Fig. 3
figure 3

a, b Fecundity of Anopheles coluzzii following ivermectin ingestion from a blood meal. a Number of surviving females that went on to oviposit from day 5 to day 14. b Mean number of eggs laid per surviving female. Asterisks represent the level of statistical difference from the control group (0 ng/ml). *P < 0.05, **P < 0.01, ***P < 0.001, ****P < 0.0001


Results from this study demonstrate that ivermectin concentrations as low as 10 ng/ml have a significant effect on mortality of An. coluzzii and reduce survival over 14 days post-blood feeding. They also show clear evidence of ivermectin’s sub-lethal effects on An. coluzzii, which could influence vector population dynamics. The lethal dose (LC50) of ivermectin was 19.7 ng/ml, higher than previously reported in an in vitro study of An. gambiae, which calculated the 7-day LC50 to be 15.9 ng/ml [16] from membrane-fed ivermectin in blood. In comparison, the 7-day LC50 reported across other Anopheles species ranges from 3.35 ng/ml to 55.6 ng/ml [12, 16, 25,26,27]. The time to median mortality for ivermectin concentrations ≥ 50 ng/ml was ≤ 4 days compared to 9.6 days for 0 n/ml control and 6.3–7.6 days for ivermectin concentrations of ≤ 25 ng/ml (Fig. 2c); higher ivermectin concentrations in the range 50 ng/ml–100 ng/ml therefore were found to induce a time to median mortality that was 61% faster than that of control. Conversely, lower ivermectin concentrations between 10 ng/ml and 25 ng/ml were less efficacious than higher concentrations; however, they did also reduce time to median mortality by 28% when compared against time to naturally occurring death in untreated mosquitoes.

Mass drug administration campaigns using ivermectin for onchocerciasis and lymphatic filariasis typically administer a single oral dose at approximately 150–200 ug/kg. Ivermectin at these oral doses has been shown to have an insecticidal effect on Anopheles populations feeding on treated patients in vivo [28]; however, the toxicity is short lived, at 7 days or less. The efficacy of ivermectin is related to pharmacokinetics associated with certain dosing regimens and has been linked to the Cmax recorded following these doses. Cmax is a pharmacokinetic measurement that describes the highest plasma concentration of a drug measured following administration of a single dose. The highest Cmax recorded for ivermectin in venous blood is reported as 105.2 ng/ml and was achieved using a high oral dose of 300 μg/kg and 600 μg/kg a day given over 3 days [14]. From a single 12-mg dose representing a mean 165 μg/kg weight-adjusted dose, given in 3-mg tablets, the mean peak plasma concentration of ivermectin recorded in fasting healthy male volunteers was 46.5 ng/ml [29]. Typical oral dosing for ivermectin ranges between 150 μg/kg and 200 μg/kg. The 7-day LC50 found in this study, 19.7 ng/ml, is therefore well within the highest reported venous Cmax recorded after high oral dose, and the lowest plasma Cmax achieved from a relatively standard mean 165 μg/kg oral dose, indicating the feasibility of ivermectin as a mosquitocidal in An. coluzzii when dosed clinically. Given the range of LC50 reported across the Anopheles species (3.35 ng/ml to 55.6 ng/ml), and the LC50 estimated from this study, which falls in the lower half of this range, to achieve universal lethal impact across all Anopheles species that have been tested, the concentration at which ivermectin should be maintained in a blood meal would need to be ≥ 55.6 ng/ml. Time to Cmax (Tmax) for ivermectin is approximately 4 h, and the plasma half-life of ivermectin administered orally is approximately 18 h [30]. Considering the oral plasma half-life of ivermectin, and the Cmax of a 165 μg/kg oral dose, maintaining an ivermectin concentration of 55.6 ng/ml for sufficient time to be effective in reducing vector populations, and therefore impact malaria transmission, is unlikely with current formulations available.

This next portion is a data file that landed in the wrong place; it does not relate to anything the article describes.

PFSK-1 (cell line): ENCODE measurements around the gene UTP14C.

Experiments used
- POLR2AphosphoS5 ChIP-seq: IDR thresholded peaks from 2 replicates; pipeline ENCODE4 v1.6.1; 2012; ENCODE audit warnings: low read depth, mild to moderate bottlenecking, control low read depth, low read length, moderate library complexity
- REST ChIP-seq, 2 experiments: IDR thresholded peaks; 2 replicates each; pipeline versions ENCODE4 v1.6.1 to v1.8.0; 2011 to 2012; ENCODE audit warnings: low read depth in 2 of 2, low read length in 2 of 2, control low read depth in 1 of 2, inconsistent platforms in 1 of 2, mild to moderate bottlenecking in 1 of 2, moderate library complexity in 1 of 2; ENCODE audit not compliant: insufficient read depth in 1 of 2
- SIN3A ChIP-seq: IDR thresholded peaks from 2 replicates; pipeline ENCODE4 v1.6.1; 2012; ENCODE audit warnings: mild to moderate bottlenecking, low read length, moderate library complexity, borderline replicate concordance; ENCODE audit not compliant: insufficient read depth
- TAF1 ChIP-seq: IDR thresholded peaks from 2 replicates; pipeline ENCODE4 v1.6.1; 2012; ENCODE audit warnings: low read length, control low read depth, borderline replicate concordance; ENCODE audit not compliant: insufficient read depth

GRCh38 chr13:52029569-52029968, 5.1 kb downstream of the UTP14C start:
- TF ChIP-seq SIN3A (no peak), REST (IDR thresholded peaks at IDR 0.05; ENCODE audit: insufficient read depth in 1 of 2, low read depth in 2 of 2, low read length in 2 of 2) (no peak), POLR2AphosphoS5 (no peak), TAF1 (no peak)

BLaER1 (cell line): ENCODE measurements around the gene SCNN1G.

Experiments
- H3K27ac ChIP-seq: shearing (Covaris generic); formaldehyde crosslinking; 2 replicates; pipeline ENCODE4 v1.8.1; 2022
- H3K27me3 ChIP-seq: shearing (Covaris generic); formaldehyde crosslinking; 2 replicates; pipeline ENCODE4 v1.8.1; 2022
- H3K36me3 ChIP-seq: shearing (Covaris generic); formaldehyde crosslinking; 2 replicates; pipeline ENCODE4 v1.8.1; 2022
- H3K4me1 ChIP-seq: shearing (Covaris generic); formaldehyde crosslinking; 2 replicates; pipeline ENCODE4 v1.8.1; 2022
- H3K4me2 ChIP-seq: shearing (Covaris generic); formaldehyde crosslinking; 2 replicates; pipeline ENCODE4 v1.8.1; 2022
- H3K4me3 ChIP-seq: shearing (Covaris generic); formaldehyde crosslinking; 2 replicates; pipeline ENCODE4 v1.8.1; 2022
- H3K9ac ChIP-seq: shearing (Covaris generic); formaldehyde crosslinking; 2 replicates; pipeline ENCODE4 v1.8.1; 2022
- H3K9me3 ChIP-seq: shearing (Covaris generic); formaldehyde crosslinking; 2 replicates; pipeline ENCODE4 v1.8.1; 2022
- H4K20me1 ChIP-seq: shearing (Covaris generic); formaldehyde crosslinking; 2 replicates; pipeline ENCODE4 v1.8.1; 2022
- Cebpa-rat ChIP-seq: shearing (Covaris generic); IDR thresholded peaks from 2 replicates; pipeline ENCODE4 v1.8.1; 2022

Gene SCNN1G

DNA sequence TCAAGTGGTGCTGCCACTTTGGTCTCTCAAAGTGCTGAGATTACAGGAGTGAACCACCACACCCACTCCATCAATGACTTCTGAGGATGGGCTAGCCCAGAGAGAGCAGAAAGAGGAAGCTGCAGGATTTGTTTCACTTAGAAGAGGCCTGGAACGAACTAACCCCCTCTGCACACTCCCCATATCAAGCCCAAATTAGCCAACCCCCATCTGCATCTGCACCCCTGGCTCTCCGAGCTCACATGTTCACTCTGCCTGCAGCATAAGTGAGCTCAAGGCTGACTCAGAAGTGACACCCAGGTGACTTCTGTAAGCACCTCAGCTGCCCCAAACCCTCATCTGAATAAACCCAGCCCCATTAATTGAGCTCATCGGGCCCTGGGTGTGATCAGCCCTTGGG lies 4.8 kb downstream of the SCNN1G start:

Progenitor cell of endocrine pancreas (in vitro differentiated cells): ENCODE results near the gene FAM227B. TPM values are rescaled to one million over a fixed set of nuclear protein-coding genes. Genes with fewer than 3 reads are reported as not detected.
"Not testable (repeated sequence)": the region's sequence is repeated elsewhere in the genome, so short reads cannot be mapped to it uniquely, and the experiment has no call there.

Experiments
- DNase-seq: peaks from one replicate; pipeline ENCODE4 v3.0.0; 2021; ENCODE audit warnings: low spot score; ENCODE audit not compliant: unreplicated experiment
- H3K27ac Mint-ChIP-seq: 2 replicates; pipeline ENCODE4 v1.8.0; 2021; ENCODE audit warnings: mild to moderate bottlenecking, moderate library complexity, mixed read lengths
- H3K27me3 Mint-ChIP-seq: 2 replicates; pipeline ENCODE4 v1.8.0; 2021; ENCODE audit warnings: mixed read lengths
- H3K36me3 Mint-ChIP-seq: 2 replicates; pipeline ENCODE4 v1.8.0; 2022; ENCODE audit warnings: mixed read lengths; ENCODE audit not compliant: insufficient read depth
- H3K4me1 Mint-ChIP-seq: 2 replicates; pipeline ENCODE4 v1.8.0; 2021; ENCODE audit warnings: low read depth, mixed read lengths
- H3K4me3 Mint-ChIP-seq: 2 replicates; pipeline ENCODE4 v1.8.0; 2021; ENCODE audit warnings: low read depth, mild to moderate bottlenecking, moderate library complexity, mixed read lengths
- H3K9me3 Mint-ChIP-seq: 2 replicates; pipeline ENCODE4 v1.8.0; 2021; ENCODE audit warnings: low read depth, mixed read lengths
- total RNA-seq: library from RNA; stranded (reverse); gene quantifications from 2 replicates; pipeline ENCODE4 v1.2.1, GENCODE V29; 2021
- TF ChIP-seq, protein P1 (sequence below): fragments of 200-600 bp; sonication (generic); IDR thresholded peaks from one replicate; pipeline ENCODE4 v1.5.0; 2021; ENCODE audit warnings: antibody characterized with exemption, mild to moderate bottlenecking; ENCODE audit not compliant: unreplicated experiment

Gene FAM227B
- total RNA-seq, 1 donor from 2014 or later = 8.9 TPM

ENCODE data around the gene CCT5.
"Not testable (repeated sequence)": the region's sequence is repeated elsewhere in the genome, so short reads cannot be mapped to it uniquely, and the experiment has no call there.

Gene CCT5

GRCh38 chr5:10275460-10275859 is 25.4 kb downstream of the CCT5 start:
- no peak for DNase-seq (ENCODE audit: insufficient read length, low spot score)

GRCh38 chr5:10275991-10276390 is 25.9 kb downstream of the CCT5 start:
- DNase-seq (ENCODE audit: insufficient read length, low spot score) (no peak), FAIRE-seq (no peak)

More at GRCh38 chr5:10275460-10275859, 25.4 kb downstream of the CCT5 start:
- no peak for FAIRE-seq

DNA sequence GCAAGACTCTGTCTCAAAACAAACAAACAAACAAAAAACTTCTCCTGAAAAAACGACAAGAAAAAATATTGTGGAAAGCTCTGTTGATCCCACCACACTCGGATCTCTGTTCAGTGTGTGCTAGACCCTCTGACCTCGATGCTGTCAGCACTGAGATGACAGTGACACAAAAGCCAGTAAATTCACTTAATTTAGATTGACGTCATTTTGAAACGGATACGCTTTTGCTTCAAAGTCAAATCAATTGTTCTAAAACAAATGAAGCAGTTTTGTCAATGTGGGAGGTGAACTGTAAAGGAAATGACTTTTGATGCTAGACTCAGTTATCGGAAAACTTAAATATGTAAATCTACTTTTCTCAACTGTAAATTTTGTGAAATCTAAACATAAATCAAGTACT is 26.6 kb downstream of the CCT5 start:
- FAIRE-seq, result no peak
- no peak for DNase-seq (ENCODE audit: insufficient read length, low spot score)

The mode of transfer of ivermectin to mosquitoes is, however, important to consider when drawing comparisons of in vivo and in vitro ivermectin dosing because of differences in the concentration of ivermectin in a blood meal via membrane feeding versus skin feeding. The mortality effect of ivermectin in Anopheles species has been reported for doses ranging between 150 and 300 μg/kg, which have been measured by venous blood concentration, resulting in lower predicted LC50 values compared to in vitro membrane-feeding experiments using ivermectin concentrations prepared in blood meals. The reason for this difference is likely due to the pharmacokinetics of ivermectin and its physicochemical properties. As a lipophilic compound, ivermectin accumulates in dermal and adipose fatty tissues and will therefore reach higher concentrations in skin capillaries than in venous plasma [31] from which Cmax is calculated. As mosquitoes imbibe blood from subdermal capillaries, they are likely to ingest higher concentrations of ivermectin when skin feeding than those that would be found if quantified from venous plasma [30]. This means that the effects of ivermectin on mosquito survival based on concentrations derived from venous blood in in vivo studies may not be directly comparable to the impacts on survival achieved with membrane-fed ivermectin concentrations in vitro, although a recent study found similar mosquitocidal effects of ivermectin when comparing membrane feeding to direct skin feeding [25]. In addition, the lethal effects of ivermectin metabolites have more recently been tested in Anopheles stephensi and found to be potentially responsible for the “post-ivermectin’ effect seen in mosquitoes that have been skin-fed from ivermectin-treated patients [32].